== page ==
Monday, 2 July 2012


"Mbeleko is a ceremony that is conducted after a baby is born. This is an act of detaching the umbilical connection from the mother and introducing the child to the ancestors, imbeleko means the act of giving birth or to carry on your back.

A goat is slaughtered as a sign of sacrifice to the ancestors. The elders of the family normally speak and ask the ancestors to accept, guide and protect the child. This is a common practice in cultures like the Zulu, Xhosa, Kikuyu, Shona, Ashanti and many more.

For imbeleko a goat must be slaughtered as a sacrifice to the ancestors (a goat is always slaughtered for a feast that involves talking to the ancestors), and the family elder responsible for talking to the ancestors will call the baby by its name when presenting it to the ancestors at the same time the goat is being slaughtered. Zulus usually carry more than one name, it can be several names given by members of the extended family. Names usually denote the family's expectations and encouragement for a baby; some reflect the family's experiences or how they relate to others in their community, sometimes they tell about the time/how the weather was like when the person was born, and so on. Also common are names that reflect religious beliefs and political beliefs. When doing the ritual the elders will speak to the ancestors and ask them to guide and protect the child."
When my daughter was born, I decided to give her the name Ntokozo which meant happiness. It’s been almost two years now my family decided that it was time for her MBELEKO.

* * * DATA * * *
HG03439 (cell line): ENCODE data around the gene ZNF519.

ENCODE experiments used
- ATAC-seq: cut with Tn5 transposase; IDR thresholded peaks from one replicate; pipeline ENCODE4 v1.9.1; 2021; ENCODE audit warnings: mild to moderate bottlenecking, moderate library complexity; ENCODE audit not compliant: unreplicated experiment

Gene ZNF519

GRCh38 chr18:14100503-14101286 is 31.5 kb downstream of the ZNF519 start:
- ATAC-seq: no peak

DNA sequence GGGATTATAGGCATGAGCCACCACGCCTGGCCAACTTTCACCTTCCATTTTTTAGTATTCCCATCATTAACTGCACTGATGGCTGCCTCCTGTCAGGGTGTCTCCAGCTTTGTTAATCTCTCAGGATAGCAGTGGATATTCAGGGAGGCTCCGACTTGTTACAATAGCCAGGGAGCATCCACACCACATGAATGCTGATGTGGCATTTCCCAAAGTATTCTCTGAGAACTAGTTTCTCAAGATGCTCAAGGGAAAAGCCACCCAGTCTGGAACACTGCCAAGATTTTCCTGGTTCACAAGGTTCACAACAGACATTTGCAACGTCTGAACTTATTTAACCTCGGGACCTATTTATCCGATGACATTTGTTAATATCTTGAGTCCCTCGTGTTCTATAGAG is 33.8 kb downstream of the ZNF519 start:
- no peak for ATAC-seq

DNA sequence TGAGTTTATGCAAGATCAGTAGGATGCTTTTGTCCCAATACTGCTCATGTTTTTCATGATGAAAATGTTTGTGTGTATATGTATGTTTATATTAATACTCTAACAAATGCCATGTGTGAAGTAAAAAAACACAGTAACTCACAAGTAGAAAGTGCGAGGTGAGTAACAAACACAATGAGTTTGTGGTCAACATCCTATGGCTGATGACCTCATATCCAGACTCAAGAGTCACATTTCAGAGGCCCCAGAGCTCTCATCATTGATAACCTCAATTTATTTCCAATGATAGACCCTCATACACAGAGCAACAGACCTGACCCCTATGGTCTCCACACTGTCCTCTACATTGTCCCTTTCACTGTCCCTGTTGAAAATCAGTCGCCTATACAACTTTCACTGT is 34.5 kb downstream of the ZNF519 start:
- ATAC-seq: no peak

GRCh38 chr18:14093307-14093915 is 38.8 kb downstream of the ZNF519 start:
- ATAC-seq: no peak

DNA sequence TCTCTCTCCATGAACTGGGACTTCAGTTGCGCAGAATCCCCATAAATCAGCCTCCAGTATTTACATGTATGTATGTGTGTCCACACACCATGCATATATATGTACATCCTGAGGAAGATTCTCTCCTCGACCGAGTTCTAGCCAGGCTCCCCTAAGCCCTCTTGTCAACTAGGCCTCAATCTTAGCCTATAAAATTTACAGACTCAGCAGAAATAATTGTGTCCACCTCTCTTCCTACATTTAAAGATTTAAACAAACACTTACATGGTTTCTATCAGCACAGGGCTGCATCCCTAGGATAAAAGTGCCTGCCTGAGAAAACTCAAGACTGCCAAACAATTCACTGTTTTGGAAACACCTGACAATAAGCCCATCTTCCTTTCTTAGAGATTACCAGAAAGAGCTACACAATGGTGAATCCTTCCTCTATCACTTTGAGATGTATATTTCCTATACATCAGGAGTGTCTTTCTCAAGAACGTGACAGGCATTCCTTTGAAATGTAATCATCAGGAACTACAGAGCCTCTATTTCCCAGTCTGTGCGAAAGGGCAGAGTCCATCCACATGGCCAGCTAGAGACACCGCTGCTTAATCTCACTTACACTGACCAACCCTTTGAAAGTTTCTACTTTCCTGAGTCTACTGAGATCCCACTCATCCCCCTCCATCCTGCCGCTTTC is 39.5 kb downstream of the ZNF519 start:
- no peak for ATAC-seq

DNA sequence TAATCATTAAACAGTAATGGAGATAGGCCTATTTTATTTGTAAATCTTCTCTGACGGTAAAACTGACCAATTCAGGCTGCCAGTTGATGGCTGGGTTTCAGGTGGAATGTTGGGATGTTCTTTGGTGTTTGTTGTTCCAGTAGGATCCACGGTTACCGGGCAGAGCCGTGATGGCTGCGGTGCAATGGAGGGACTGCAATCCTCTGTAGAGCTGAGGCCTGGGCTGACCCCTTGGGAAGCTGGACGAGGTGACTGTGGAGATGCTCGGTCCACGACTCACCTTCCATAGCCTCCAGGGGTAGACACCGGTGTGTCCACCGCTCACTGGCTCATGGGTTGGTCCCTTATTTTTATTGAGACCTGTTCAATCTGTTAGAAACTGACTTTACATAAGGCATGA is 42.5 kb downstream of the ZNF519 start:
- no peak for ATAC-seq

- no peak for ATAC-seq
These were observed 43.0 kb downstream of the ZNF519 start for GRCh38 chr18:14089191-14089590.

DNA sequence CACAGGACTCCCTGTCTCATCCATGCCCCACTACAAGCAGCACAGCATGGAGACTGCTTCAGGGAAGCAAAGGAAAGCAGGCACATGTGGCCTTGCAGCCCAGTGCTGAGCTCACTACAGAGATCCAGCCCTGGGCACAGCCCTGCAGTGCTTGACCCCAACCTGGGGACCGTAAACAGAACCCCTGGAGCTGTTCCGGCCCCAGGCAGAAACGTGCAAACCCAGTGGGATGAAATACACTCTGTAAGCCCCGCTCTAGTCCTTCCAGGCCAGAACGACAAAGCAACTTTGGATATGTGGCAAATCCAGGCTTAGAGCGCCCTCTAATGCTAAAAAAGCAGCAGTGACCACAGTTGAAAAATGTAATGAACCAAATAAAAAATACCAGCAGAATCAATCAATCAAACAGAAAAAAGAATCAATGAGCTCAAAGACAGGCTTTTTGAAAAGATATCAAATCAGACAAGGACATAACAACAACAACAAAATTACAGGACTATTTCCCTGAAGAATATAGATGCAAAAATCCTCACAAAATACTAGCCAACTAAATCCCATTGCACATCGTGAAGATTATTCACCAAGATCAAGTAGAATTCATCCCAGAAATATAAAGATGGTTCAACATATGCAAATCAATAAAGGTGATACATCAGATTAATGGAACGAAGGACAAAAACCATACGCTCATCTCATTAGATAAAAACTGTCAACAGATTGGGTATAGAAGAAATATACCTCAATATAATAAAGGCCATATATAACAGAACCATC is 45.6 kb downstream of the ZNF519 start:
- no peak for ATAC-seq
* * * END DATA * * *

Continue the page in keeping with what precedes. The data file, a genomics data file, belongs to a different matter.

On the 1st July we invited friends and family to come share this special moment with us. On Saturday morning my dad woke up and went to buy a goat…..I was shocked when he came home and told us that the small goat cost him R2000!!!!!!!
BUT it was worth it. After that we went into emsamo( this is where we usually talk to our ancestors and pray asking for guidance) to start the ceremony.

The goat was taken into the emsamo and incense was burnt with traditional beer. The incense is burnt to connect to the ancestors, the beer is made as a drink for the dead, the candles (white) are lit as a sign that the ancestors to bring good luck and fortune for whatever we are asking from them.

Ntokozo was scared as she had never seen a goat before….but I as her mother the whole weekend had to have my head covered and wore a long dress or skirt as a sign or respect.

My dad went in with the whole family and the goat along with Ntokozo. As he spoke he began by calling all those who have died and our clang names ( izithakazelo)

I must say being Zulu or African is something one must be proud of and not ashamed of our culture.

During that moment my father gave he another name to add onto the one she already has;

So as of that moment her name changed to Ntokozo Zamangwane Khanyile (meaning the happiness of the khanyile family)

The meat is cooked in the traditional way meaning there is no spice or seasoning allowed. We have to eat it boiled with either pap or dumbling as our forefathers had.

After the little ceremony the men got to work and slaughtered the goat.

Leaving the women to wash it and cook it.

Early Sunday morning before the feast begun we had to wake up at 6am to go put on ispandla on our hands. Ispandla is a goat skin that is put around the hand to symbolise that we have had contact with the dead.

On should be proud of it, although it smells I can’t do nothing about it but embrace it.
As Africans we tend to be so embarraced about the kind of cultutres we live by instead of being proud of it. After what I saw this past weekend I must say I m very proud to be a Zulu Diva.









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  3. Thanks for sharing your story with us. I have learnt something today.

  4. I would really love to get in touch with you, for the lack of knowledge of our traditions I have more questions then answers.